Our research has disclosed only the following decisions which have considered similar problems: Moore v. Moore, Tex. 259 S.W. 322, 327; Hatch v. Ferguson, 9 Cir., 68 F. 43, 50, 33 L.R.A. 759, affirming 9 Cir., 57 F. 966; In Re Hartenbower's Estate, 176 Cal. 400, 168 P. 560; In Re Rupley's Est., 174 Cal.App.2d 597, 345 P.2d 11; Efird v. Efird, 234 N.C. 607, 68 S.E.2d 279, 281. Cf. Rowe v. Gilbert, Tex.Civ.App., 276 S.W.2d 583, writ ref. n. r. e.; and see 96 C.J.S. Wills 754, p. 152. These authorities uniformly support the general rule stated in Hatch v. Ferguson that a specific devise of all the testator's interest and estate 'cannot be controlled or diverted by the expression of his belief that the estate so devised was the one-half interest in community property.' In Moore v. Moore the will declared the entire interest testator owned was community, and he devised all his property to his wife for life with remainder to a son who predeceased him. Chief Justice Gallagher emphasized that the declaration preceded the clause disposing of testator's property, as here, and said, '[t]he error in the declaration as to the nature and extent of his interest' in property disposed of 'should not, in our opinion, defeat the purpose, clearly expressed in the next paragraph, that his wife should have all his property for and during her natural life.'

       In our opinion the wife took a life estate, under the terms of the will, in all testator's property, except money, including the realty which was his separate property.

       The nephew who predeceased testator was not a descendant under Sec. 68, Probate Code, V.A.T.S., but a collateral heir. The devise to him lapsed, therefore, and vested in testator's surviving widow, there being no other general residuary clause or substitutionary provision. Bittner v. Bittner, Tex.Com.App., 45 S.W.2d 148, 152; Morton v. Hill, Tex.Civ.App., 355 S.W.2d 269, 271, writ ref., n. r. e.; and see Goodson v. Goldsmith, 131 Tex. 418, 115 S.W.2d 1100, 1102; Logan v. Thomason, 146 Tex. 37, 202 S.W.2d 212, 215. 'If the gift which fails is itself a part or all of the residue it cannot be said to pass into the residue, for it is there already.' 4 Page on Wills (1962) Sec. 33.56, p. 390.

       The lapsed legacy to the deceased nephew of money under clause 3 passed into the residuary estate under Clause 4 of the will. The gift of remainder to the nephew there likewise having lapsed, title to it vested in testator's widow by descent.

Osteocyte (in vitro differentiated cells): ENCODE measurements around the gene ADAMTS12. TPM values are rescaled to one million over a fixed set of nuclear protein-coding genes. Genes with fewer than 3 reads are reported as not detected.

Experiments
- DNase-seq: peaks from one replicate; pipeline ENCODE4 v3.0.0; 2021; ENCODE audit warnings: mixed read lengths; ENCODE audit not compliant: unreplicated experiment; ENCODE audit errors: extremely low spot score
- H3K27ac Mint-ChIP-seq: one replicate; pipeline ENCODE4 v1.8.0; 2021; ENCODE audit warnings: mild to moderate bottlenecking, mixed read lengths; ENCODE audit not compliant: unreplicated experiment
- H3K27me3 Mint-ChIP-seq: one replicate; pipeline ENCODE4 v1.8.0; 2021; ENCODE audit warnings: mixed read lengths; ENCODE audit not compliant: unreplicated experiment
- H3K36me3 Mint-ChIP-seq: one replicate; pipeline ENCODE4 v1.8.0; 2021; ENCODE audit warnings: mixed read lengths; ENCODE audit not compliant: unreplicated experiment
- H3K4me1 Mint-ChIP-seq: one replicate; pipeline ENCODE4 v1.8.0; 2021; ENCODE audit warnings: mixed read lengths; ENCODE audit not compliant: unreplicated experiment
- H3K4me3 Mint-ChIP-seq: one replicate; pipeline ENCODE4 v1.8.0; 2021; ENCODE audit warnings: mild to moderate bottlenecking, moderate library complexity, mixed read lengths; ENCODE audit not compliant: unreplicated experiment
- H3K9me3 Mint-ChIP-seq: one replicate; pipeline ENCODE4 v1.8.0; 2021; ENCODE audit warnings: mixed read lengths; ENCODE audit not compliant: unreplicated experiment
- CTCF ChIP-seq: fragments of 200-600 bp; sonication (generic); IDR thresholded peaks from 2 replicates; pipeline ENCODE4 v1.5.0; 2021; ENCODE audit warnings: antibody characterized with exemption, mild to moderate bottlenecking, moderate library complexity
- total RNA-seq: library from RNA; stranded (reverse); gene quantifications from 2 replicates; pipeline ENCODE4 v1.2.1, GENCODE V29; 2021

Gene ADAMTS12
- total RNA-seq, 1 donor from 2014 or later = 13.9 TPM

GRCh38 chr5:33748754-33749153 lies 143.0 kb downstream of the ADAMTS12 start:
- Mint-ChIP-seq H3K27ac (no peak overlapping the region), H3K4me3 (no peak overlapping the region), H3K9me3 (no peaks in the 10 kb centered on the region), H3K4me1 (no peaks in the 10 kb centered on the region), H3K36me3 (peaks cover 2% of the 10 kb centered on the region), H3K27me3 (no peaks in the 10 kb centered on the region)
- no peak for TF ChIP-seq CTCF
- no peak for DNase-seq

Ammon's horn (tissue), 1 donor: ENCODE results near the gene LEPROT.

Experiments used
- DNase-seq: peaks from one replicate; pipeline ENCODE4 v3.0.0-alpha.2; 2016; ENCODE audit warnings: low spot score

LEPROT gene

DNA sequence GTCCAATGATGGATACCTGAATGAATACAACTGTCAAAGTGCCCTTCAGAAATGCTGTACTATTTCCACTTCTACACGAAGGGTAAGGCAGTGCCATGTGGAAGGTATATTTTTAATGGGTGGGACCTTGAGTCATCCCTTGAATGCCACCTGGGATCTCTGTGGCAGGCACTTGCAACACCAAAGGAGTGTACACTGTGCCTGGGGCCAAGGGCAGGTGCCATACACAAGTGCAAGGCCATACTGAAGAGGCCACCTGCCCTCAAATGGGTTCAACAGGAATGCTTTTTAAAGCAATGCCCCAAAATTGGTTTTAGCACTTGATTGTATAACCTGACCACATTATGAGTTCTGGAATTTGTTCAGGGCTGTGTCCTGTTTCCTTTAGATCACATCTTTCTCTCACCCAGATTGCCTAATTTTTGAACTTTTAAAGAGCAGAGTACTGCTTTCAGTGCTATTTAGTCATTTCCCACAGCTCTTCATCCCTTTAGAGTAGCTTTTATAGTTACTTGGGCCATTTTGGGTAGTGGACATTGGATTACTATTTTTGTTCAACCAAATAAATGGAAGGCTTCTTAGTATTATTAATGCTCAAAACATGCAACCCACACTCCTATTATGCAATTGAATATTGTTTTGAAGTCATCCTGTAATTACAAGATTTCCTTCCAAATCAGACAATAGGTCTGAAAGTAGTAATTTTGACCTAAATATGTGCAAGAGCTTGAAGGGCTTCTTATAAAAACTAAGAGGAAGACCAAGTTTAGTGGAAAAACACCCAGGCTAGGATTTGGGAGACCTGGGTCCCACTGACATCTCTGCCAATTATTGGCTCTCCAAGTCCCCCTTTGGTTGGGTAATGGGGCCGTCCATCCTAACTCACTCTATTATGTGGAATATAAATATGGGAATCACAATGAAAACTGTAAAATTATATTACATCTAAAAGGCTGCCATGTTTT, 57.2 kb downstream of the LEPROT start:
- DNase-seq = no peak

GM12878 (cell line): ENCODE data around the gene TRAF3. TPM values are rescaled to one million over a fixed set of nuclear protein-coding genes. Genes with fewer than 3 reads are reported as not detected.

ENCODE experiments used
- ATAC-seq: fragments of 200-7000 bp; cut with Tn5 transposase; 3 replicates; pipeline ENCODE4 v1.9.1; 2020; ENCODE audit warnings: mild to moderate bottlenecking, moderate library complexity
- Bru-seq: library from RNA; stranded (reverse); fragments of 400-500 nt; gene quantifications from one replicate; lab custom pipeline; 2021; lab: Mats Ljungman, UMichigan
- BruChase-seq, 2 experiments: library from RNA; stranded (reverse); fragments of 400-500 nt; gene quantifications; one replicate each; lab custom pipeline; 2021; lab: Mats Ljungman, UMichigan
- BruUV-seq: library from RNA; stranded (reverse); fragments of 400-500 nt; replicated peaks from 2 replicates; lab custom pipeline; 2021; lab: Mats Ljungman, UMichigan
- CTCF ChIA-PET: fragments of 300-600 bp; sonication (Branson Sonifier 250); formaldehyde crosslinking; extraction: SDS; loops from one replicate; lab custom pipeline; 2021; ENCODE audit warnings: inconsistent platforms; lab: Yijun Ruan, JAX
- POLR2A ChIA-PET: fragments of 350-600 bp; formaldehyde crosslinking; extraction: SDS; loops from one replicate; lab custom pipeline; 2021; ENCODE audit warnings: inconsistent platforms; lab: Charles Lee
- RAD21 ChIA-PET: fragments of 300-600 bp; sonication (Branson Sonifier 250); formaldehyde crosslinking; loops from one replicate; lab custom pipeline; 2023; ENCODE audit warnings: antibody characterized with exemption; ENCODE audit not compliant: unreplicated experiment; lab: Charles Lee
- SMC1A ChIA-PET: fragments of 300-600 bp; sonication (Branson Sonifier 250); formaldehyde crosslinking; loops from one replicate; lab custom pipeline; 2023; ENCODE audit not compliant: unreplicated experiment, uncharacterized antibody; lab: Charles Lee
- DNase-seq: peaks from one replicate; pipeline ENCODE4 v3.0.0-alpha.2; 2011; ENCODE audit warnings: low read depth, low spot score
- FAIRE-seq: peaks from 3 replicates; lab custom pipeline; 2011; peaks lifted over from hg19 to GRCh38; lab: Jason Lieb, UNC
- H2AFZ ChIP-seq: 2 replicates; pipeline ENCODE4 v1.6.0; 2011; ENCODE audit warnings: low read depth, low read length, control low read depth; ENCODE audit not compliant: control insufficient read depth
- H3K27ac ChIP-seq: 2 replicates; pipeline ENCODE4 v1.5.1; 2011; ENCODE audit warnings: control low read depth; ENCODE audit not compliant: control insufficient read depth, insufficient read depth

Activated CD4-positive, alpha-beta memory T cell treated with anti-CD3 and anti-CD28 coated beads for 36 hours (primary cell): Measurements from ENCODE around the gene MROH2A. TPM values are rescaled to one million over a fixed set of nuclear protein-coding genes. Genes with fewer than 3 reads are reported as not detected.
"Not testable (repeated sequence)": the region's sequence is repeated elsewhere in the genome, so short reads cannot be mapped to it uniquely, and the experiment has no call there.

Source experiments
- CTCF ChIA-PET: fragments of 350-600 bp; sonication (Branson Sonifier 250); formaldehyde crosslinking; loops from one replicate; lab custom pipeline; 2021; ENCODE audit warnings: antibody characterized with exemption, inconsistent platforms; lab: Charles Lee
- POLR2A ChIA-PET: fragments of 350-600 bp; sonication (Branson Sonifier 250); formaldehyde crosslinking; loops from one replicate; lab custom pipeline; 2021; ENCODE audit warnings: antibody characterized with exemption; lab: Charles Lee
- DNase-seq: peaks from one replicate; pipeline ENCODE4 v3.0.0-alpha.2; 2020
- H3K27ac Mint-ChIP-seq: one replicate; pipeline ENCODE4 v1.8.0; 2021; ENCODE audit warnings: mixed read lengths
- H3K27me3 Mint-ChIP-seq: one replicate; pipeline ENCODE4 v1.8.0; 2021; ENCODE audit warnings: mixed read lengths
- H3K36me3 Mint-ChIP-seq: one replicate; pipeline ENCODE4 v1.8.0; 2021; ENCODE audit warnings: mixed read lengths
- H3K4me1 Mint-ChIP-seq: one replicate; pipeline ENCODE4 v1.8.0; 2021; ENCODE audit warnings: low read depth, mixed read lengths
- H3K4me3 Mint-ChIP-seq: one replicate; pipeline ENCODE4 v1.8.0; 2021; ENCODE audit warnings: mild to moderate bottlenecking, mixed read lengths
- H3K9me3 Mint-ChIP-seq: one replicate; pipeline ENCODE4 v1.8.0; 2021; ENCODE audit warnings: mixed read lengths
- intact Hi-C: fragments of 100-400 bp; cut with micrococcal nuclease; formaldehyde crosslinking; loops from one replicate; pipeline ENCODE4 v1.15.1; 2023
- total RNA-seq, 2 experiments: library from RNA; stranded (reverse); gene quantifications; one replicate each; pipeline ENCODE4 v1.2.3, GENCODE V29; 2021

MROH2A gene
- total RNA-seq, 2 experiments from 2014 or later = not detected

Numbered finding and determinations in the judgment, except No. 7, are undisturbed. The second and fourth unnumbered adjudicatory paragraphs of the judgment are vacated. Judgment is here rendered declaring (1) that Amy Johnson surviving wife of testator, takes under the will the interest in testator's estate which was devised to Trav Jackson, his deceased nephew: 1/9th of testator's money, an undivided 1/9th remainder interest in testator's separate estate, and an undivided 1/9th remainder interest in testator's interest in community property, (of which an undivided 40% is set aside to the attorneys named in said fourth adjudicatory paragraph); and (2) that Amy Johnson takes a life estate in all other property of testator, except money. The remainder of the judgment is affirmed. Costs on appeal are taxed 1/4 th against appellee, 3/4ths against appellant.

Summaries of

Riley v. Johnson

Court of Civil Appeals of Texas, Waco
Apr 18, 1963
367 S.W.2d 82 (Tex. Civ. App. 1963)
Case details for

Riley v. Johnson

Case Details

Full title:Bennie RILEY, Executor of the Estate of Joe Johnson, Deceased, Appellant…

Court:Court of Civil Appeals of Texas, Waco

Date published: Apr 18, 1963


367 S.W.2d 82 (Tex. Civ. App. 1963)

Citing Cases

1st Methodist Church v. Wright

Paragraph VI contains no language which can be construed as constituting a bequest or devise. See Riley v.…

White v. Eastman

It is held that a specific devise of all the testator's interest and estate can not be controlled or diverted…